HOU_Kinnear_training_2007MLSCup

Dominic Kinnear leaves, but his imprint stays with the Houston Dynamo and its players

Two MLS Cup titles. Four conference championships. The playoffs in every season bar 2010 and 2014. A 152-116-107 record in all competitions. And, for just a few days more, the longest tenured current head coach in MLS, with 286 regular-season games.

The number will rise to 287 when Dominic Kinnear takes charge of the Dynamo at BBVA Compass Stadium for the last time on Thursday (7 p.m. CT; TICKETS) in the team’s penultimate match of the season, against the New England Revolution.

It is Houston’s chance to say goodbye, and it will be a strange feeling — for this club, this city, has known no one else since day one of the Dynamo. In the history of MLS, Steve Nicol, New England’s head coach between 2002 and 2011, is the only head coach to have stayed longer at the same club.

Those are the raw numbers; behind the stats is the personality that made them possible. You see it on the training ground: Kinnear always out there in the middle, directing, cajoling, encouraging and demanding. And yes — sometimes shouting, sometimes rebuking. But always there, always teaching.

Regardless of the day, the weather, the standings or the time of year, the work ethic is constant, the highest expectations are set. No slacking, ever: this is the Dynamo. This is a Dominic Kinnear team.

The intensity and unremitting will to win that is obvious as he prowls the touchline on matchdays is ever present, every day, no matter whether 20 people are watching or 20,000. The job is not just what Kinnear does, it’s a big part of who he is.

And from the very first match in Houston back on April 2, 2006, to last Sunday’s battling defeat by D.C. United, Dynamo teams have reflected their coach’s character. It’s not just a playing style, it’s an identity. It’s not just an aspiration, it’s an expectation.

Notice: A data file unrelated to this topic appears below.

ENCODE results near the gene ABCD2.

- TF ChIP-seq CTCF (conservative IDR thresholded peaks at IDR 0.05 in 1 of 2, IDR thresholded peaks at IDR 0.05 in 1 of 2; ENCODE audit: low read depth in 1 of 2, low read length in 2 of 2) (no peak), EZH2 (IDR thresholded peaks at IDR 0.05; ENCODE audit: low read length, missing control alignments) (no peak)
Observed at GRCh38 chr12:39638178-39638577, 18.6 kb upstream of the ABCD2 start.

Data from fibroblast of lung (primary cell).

And it’s a hunger for excellence that helped make the likes of Brad Davis, Brian Ching, Geoff Cameron and Stuart Holden who they are as well — to name just a few of the pupils who flourished under Kinnear’s tutelage.

“The most important thing for me was winning,” Kinnear said at a press conference on Wednesday. In a turbulent, always-evolving sport, the 47-year-old’s record is one of consistent achievement that deserves to see his name mentioned in the same breath as the finest coaches in the U.S. and abroad.

“Dom is wholly responsible for a lot of what this club stands for and what it represents and a lot of those things will never change, they’ll be characteristics and traits of this club and organization hopefully for eternity. And I think that says a lot and it means a lot,” Dynamo president Chris Canetti told reporters on Wednesday.

“We’ll carry that base, that foundation of who were are to the near future and the distant future, always with what Dom created in mind.”

For Ching, who spent the vast majority of his storied career playing for Kinnear, “what makes him a great coach is his passion, his desire not to lose … he expected to go out there and win every game, he expected his team to fight, to go out there and put in the effort as he did on the sidelines.”

In a unique and challenging situation when the team moved to Houston from San Jose in 2006 and a new franchise was born, Kinnear led the squad into a new era and fostered a special bond that swiftly led to back-to-back MLS championships. “He was the father of that family,” Ching told HoustonDynamo.com. “He got the team to fight for each other.”

The former striker, now managing director of the Houston Dash, described Kinnear as a coach with genuine empathy for his players. “When you really get to know him he’s a fantastic person, a great guy, he cares a lot about his players,” he said.

Another former Dynamo stalwart, Eddie Robinson, echoed that sentiment, saying that Kinnear developed a deep affinity with many of those who worked for him despite the pressure and impatience of the modern game. “The relationship with his players — it’s special, it’s different. He’s an old-school coach and he cares about his players,” he told HoustonDynamo.com.

Robinson also paid tribute to Kinnear’s hard work — summed up by the many hours of pre-match analysis he puts in — and to his ability to get the Dynamo challenging for honors year-in, year-out despite a smaller budget than some rivals. “He’s been able to do it with a mix of talent, attitude and a bit of the unknown — he sees things in players that other people don’t,” he said.

The Dynamo have never been the richest or most glamorous club in the league, but thanks to Kinnear’s coaching acumen and the blue-collar values that he instilled in generations of players, they are one of the most successful and respected. He helped make the club a beloved and essential part of this city’s sports landscape, and he’s more than earned the chance to go full circle with his family and head back to California.

“It’s an unbelievable story I think, for us to go as far as we did,” Kinnear told the media. “It sure was wonderful to be a part of it.”

Tom Dart is a contributing writer to HoustonDynamo.com and HoustonDashSoccer.com. Former editor and reporter for The Times of London and reporter for SI.com, Dart currently freelances for The Guardian.